Posted by Dana Bennis on Apr 18, 2013 - 11:32 AM
This is a guest post by Matthew Knoester, a National Board Certified Teacher and former teacher at the Mission Hill School, and currently Assistant Professor of Education at the University of Evansville. Matthew recently wrote a book about the Mission Hill School, entitled Democratic Education in Practice: Inside the Mission Hill School (Teachers College Press, 2012) and edited a book called International Struggles for Critical Democratic Education (Peter Lang, 2012).
The events that took place in Boston on Monday leave so many of us grasping for words. Who could have done this? What does this mean? What should we do? Adults and children alike wonder about many of the same questions. And we grieve…for the dead…for the wounded…for the dark cloud over what has been and should be a joyous occasion in Boston. The outpourings of care and connection, from vigils and prayers, to the work of doctors and nurses, to the many law enforcement officials and others who continue to contribute ideas and evidence on how to solve this crime, are attempts to make what is broken whole, although we know we cannot bring back those who have been lost.
I can’t help but be reminded of another time, when I was a 4th and 5th grade teacher at the Mission Hill School in Boston on the morning of Tuesday, September 11th, 2001. It began as a normal Tuesday, the second week of the school year. I happened to step out of the classroom to make a copy in the office and casually asked the school’s office manager, Marla, how she was doing. The look on her face was bleak. “Not well,” she said, “two airplanes crashed into the World Trade Center.” At that point, that was all she knew, so I returned to the classroom. I conveyed the news to the student teacher with whom I was working, Tori. Students were quietly working on a variety of projects. We let them work as we discussed our options. We finally decided that we wanted to be the ones to tell the students, not let them find out on the schoolyard. So I made an announcement and reassured the students that they were safe, and people were working to figure out what happened. Many questions were asked, the same questions that are being asked today, “Who could have done this? What does this mean? What should we do?” I tried to answer the questions the best that I knew how, with very limited information. We listened to the radio. Without TV students did not seem to think it was a life-changing event and hardly brought it up again, until the following day.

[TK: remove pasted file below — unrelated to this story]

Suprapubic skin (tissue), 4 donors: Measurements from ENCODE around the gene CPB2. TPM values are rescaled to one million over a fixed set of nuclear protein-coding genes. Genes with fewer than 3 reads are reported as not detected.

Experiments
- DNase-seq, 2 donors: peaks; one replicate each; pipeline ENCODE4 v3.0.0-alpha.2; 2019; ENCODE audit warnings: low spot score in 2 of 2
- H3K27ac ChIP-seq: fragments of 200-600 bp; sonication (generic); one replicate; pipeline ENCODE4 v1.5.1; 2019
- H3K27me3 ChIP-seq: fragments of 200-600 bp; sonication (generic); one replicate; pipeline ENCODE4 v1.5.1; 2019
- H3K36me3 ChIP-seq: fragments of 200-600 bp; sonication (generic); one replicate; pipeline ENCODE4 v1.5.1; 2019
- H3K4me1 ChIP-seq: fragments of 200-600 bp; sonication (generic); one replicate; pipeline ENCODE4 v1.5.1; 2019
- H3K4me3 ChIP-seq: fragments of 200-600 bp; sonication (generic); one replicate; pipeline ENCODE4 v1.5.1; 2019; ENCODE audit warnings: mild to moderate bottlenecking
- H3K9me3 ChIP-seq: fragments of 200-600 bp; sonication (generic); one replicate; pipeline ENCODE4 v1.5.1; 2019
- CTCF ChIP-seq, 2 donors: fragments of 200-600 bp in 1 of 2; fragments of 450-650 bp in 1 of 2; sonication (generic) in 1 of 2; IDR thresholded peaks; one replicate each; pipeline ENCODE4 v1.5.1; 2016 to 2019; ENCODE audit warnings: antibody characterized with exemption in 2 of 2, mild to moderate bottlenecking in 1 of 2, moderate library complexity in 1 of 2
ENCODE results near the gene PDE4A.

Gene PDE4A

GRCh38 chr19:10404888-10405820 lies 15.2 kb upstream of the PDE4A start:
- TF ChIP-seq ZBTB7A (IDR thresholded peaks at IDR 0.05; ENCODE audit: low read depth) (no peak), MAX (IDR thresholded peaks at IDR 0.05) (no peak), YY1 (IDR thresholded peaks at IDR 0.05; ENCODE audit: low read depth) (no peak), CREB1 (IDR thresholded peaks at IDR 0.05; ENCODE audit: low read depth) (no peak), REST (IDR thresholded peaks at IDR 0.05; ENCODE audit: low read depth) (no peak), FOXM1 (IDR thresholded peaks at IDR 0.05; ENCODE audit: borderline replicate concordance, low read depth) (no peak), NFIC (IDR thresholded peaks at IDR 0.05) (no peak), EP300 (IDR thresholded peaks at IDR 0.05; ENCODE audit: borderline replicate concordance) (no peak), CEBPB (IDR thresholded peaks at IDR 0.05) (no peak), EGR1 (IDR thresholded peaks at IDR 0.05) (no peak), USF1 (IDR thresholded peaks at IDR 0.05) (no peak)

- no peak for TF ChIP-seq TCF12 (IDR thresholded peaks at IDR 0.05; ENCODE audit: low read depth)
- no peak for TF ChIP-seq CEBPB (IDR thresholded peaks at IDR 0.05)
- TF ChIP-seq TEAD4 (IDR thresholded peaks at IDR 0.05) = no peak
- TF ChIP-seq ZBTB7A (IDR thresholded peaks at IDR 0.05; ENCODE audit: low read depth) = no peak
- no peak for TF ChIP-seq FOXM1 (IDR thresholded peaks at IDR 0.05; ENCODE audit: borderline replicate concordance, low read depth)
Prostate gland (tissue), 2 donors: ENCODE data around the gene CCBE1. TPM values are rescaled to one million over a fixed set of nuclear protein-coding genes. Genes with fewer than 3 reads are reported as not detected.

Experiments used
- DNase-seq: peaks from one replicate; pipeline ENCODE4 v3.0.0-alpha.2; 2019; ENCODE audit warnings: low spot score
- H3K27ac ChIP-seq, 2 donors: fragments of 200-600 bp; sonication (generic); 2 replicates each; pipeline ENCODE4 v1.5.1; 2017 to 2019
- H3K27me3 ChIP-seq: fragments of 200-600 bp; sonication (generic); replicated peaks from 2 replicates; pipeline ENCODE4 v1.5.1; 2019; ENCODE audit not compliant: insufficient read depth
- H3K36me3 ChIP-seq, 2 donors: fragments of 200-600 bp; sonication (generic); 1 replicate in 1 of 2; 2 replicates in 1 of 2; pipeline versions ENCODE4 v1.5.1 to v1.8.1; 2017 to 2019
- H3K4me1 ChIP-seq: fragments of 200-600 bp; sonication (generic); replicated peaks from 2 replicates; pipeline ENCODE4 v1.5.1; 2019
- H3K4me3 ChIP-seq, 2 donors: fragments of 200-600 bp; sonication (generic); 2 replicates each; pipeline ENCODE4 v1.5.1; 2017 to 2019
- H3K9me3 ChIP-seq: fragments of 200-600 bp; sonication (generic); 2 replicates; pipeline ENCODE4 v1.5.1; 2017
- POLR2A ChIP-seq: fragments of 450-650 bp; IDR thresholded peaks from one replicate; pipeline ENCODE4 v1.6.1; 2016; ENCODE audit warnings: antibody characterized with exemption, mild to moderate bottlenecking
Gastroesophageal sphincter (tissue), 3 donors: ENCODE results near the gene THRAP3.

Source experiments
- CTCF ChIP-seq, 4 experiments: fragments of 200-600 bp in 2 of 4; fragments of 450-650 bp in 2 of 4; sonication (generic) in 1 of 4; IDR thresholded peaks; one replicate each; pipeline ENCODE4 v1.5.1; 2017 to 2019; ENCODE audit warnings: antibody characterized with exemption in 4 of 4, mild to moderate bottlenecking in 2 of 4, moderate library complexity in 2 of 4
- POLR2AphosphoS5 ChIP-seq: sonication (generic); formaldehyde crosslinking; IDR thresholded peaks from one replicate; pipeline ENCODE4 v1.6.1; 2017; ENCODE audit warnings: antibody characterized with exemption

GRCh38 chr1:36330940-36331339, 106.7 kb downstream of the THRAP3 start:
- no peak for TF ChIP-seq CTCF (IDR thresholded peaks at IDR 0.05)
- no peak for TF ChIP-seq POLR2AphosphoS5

On Wednesday, students were filled with television images and news reports. They drew pictures that day expressing their emotions. One student in the class had an uncle who lived in New York who was missing. But it was that evening that I realized that adults were taking this news very differently than children. There happened to be a Family Night scheduled for that evening and many of my students’ parents came to the school. Although we were scheduled to talk about the thematic curriculum planned for the fall, parents wanted to talk with each other and with me about what had happened the day before. We circled up and shared what we thought and hoped for our children. What was clear from that moment, and what is perhaps different from today, is that the adults knew, or at least suspected, that this event meant our country would be going to war. Children had not made that connection, at least not yet.